Alabama’s runoff election for U.S. Senate will determine which GOP candidate will be on the November ballot
Katie Britt and Rep. Mo Brooks (R-Ala.) are both hoping to fill the seat being vacated by incumbent U.S. Sen. Richard Shelby.
WASHINGTON (Gray DC) - After failing to capture 50% of the necessary votes to seize the GOP’s nomination, Alabama’s Republican U.S. Senate primary is going to a runoff.
The race is between two candidates. Katie Britt and Rep. Mo Brooks (R-Ala.) who are both hoping to fill the seat being vacated by incumbent U.S. Senator Richard Shelby.
Voters will cast their ballots Tuesday to see which one will end up on the November ballot.
J. Miles Coleman of the University of Virginia Center for Politics says Britt is doing well because she’s “outworking” Brooks. “He’s one of the more conservative members of the House, but I think in a state like Alabama there’s a decent business community that seems to be on the side of Katie Britt,” said Coleman.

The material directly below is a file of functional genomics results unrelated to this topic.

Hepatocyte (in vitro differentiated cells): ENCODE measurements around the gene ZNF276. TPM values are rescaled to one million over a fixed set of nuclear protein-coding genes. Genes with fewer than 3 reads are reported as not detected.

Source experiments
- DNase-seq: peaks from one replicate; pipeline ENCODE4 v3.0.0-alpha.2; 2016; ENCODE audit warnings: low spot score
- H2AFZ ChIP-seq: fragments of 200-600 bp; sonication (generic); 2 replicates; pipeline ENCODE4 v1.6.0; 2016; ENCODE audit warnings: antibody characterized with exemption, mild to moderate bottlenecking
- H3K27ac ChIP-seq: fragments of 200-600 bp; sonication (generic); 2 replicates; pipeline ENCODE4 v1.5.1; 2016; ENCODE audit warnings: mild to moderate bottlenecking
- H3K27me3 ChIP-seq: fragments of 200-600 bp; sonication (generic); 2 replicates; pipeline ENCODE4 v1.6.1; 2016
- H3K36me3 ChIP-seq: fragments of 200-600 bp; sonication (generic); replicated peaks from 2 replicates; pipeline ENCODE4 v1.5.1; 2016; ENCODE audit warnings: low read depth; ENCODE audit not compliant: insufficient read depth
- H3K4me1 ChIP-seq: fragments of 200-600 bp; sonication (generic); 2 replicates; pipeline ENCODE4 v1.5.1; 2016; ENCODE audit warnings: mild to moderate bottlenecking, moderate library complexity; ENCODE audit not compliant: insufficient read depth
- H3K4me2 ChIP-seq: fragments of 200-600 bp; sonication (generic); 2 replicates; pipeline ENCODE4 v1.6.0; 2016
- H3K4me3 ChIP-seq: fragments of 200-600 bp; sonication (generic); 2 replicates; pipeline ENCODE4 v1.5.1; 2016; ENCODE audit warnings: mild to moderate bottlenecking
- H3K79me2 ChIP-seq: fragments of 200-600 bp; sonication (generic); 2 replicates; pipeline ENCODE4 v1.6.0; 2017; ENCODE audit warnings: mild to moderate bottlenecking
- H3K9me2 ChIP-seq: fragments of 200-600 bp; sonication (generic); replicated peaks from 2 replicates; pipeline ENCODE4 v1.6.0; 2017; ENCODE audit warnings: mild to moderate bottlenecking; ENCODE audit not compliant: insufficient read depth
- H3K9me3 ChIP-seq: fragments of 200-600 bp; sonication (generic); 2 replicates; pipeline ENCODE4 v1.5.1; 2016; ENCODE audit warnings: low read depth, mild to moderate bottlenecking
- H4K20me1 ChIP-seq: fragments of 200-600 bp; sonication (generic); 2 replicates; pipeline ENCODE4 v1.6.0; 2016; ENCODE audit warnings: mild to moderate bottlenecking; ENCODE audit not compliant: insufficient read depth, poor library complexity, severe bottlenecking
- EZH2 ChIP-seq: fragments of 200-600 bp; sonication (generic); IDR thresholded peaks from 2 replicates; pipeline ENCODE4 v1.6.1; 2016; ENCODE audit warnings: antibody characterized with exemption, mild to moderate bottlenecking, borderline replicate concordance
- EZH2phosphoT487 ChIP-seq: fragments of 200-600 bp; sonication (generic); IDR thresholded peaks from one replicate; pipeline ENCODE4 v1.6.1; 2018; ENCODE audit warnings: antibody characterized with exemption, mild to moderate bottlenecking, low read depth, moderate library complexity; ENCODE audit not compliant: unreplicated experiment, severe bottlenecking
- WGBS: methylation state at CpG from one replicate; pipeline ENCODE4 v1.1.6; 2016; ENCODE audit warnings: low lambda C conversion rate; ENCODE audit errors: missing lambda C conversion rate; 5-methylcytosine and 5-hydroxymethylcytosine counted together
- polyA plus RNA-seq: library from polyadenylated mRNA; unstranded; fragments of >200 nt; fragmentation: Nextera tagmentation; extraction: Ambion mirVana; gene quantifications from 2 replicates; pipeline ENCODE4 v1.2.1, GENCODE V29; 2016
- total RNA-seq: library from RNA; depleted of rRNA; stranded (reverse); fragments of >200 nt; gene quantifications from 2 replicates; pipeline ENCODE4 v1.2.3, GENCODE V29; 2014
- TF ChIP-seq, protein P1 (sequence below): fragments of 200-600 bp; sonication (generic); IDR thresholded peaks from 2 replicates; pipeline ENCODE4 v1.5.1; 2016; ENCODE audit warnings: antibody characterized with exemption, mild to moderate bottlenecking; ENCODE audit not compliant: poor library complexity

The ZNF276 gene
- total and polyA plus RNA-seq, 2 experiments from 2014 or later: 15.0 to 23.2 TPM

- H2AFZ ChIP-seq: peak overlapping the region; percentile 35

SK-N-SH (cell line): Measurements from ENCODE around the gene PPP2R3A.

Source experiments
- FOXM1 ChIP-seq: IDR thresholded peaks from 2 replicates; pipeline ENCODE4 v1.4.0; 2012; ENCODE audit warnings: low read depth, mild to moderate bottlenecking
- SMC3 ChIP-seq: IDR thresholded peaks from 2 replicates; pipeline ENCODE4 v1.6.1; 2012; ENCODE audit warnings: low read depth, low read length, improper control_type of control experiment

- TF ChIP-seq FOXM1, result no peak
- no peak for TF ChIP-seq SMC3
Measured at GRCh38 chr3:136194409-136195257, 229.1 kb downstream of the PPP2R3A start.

In the May 24th primary, Bitt captured nearly 45% of the vote. Brooks received 29%. “I think early on Brooks was coasting oh Trump’s endorsing me. That’s it, but I think he was asleep at the wheel during some parts earlier on in this campaign,” said Coleman.
Dr. Michael Cornfield of George Washington University says Trump rescinded his endorsement of Brooks and is now throwing his support behind Britt. “Every campaign has its own dynamics. Incumbency matters. Money matters. Grassroots campaigning matters. So, Katie Britt’s lead is not solely attributable to Donald Trump.”
The winner of Tuesday’s runoff will face Democratic nominee Will Boyd.
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